Thanks to sensible law enforcement policies, violent crime rates dropped by half nationwide over the past three decades. Although increases occurred in 2015-16, the rates again dropped during the first two years of the Trump administration. But reductions in crime are neither automatic nor inevitable. They are the result of federal, state, and local law enforcement and prosecutors working together to enforce the laws.
Unfortunately, a trend is emerging that could threaten the hard-fought progress in public safety. A small-but-troubling number of state and local prosecutors are vowing that they will not enforce entire categories of core criminal offenses as part of a misguided experiment in “social-justice reform.”
These purportedly progressive district attorneys, however, are shirking that duty in favor of unfounded decriminalization policies that they claim are necessary to fix a “broken” system.
The Philadelphia district attorney, for instance, has in effect decriminalized thefts of up to $500. Boston’s district attorney actually campaigned on a list of crimes her office would not prosecute, including drug distribution, “larceny under $250,” receiving stolen property, trespassing, malicious destruction of property and resisting arrest.
In San Francisco, the new DA has vowed not to prosecute “quality-of-life” crimes such as public urination and prostitution. The new DA in Fairfax County said during his campaign that he wouldn’t prosecute as a felony any larceny below $1,500 (ignoring the state threshold of $500), would not seek cash bail for felonies and would charge unlawful immigrants more leniently than U.S. citizens for the same crimes to circumvent the immigration consequences of the crimes.
While the Trump administration is dedicated to enforcing federal criminal law, as shown by the record number of violent crime prosecutions during the past two years, not every state crime is prosecutable as a federal offense. Contrary to the belief that inspires these so-called social-justice policies, the “system” is not broken. Just as violent crime rates are near historic lows, national incarceration rates have also fallen 13 percent over the past decade, hitting a 20-year low, according to a 2019 report by the Bureau of Justice Statistics.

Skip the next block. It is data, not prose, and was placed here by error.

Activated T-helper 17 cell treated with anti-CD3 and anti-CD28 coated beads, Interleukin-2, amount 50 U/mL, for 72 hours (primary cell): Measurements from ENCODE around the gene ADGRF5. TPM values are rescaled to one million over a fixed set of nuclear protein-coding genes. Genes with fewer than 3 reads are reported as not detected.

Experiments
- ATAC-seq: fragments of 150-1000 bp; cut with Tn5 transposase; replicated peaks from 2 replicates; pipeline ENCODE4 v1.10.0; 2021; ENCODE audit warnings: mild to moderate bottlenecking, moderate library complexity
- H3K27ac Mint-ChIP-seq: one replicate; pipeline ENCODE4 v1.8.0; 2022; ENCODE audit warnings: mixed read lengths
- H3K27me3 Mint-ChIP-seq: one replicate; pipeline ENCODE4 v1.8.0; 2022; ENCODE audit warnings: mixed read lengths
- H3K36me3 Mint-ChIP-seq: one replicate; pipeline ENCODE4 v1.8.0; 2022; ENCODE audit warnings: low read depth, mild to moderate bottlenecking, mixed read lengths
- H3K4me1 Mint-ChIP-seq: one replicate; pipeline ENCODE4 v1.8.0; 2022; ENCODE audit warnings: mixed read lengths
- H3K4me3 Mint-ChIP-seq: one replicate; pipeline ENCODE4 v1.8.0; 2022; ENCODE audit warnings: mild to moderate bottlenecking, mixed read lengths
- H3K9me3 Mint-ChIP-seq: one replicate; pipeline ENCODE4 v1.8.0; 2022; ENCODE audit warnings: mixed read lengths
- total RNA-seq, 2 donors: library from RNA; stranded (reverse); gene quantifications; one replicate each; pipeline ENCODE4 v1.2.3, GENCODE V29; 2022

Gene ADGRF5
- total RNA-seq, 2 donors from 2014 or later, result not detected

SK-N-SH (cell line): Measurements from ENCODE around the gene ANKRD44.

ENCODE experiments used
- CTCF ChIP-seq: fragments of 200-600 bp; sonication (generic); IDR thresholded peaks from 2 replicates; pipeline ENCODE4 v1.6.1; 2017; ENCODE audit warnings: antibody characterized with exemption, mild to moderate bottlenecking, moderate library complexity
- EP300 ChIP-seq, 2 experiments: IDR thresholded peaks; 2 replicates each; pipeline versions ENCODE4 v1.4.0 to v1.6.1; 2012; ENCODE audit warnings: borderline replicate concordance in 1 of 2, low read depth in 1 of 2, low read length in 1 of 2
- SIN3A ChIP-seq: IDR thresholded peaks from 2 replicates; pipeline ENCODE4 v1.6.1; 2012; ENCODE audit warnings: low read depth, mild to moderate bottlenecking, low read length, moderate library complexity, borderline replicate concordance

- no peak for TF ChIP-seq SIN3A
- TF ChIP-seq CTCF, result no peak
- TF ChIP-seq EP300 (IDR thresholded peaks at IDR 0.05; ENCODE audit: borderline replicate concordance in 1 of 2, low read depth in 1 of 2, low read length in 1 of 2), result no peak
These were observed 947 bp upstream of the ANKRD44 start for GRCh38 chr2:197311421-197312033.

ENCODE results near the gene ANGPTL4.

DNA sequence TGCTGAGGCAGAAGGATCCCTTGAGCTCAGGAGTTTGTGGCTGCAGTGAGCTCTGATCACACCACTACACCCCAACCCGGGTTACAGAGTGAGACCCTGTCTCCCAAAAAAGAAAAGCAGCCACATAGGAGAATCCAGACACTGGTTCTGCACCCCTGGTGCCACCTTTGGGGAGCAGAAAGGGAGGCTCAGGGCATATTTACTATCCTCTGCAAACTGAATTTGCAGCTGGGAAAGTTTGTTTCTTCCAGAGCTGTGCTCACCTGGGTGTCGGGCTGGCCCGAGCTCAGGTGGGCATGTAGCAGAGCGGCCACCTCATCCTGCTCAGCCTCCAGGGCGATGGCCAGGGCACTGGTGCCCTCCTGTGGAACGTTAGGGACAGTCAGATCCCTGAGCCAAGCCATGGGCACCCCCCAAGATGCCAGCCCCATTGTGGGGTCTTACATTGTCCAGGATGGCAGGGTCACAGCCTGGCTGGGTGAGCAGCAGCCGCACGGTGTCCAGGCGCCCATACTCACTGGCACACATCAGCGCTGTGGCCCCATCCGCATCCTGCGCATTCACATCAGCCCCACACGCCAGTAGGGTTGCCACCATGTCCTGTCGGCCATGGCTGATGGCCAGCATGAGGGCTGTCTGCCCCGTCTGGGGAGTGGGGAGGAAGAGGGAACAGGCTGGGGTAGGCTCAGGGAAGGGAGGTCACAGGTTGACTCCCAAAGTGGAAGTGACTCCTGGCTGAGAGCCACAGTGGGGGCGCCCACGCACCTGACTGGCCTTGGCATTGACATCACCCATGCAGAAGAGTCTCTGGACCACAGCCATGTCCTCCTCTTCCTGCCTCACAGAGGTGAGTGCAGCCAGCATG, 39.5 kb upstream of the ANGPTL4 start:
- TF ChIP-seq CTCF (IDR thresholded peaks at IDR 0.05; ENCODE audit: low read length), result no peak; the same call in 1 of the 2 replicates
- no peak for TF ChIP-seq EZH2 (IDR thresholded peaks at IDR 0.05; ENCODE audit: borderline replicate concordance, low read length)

Prosecutors have discretion to decide what cases to bring and how best to resolve them. But the categorical refusal to enforce basic laws geared toward public safety goes far beyond prosecutorial discretion, violates the duty to enforce the laws as passed by the legislature and flies in the face of the fundamental concept that no one part of government exercises total control.
Prosecutorial policies that disregard core criminal laws — and the inflammatory rhetoric that often accompanies those practices — also erode respect for the rule of law. These prosecutors risk demeaning the very institutions they are appointed to lead and fueling mistrust by promoting false narratives about the criminal-justice system and law enforcement. The prosecutors are essentially flipping the script, casting criminals as victims and police as villains. This distortion is not only demoralizing to law enforcement but also emboldens hostility toward both the rule of law and those entrusted with enforcing it.
Perhaps the gravest injustice of this “social justice” is the lack of respect it shows for crime victims. Consider the example of a woman in Boston who was attacked in 2017 while walking her dog. The victim was left unconscious, sustained a traumatic brain injury, and faces years of recovery. Over the victim’s objection, the district attorney, in line with these social-reform initiatives, sanctioned a plea agreement that allowed the attacker to plead to a misdemeanor and avoid prison time.
Prosecutors who have misunderstood their obligations are giving a free pass to many wrongdoers and are devaluing victims. That is not justice. To preserve the gains made in public safety, state and local partners need to work hand in hand with federal law enforcement to faithfully enforce the law and protect the American people.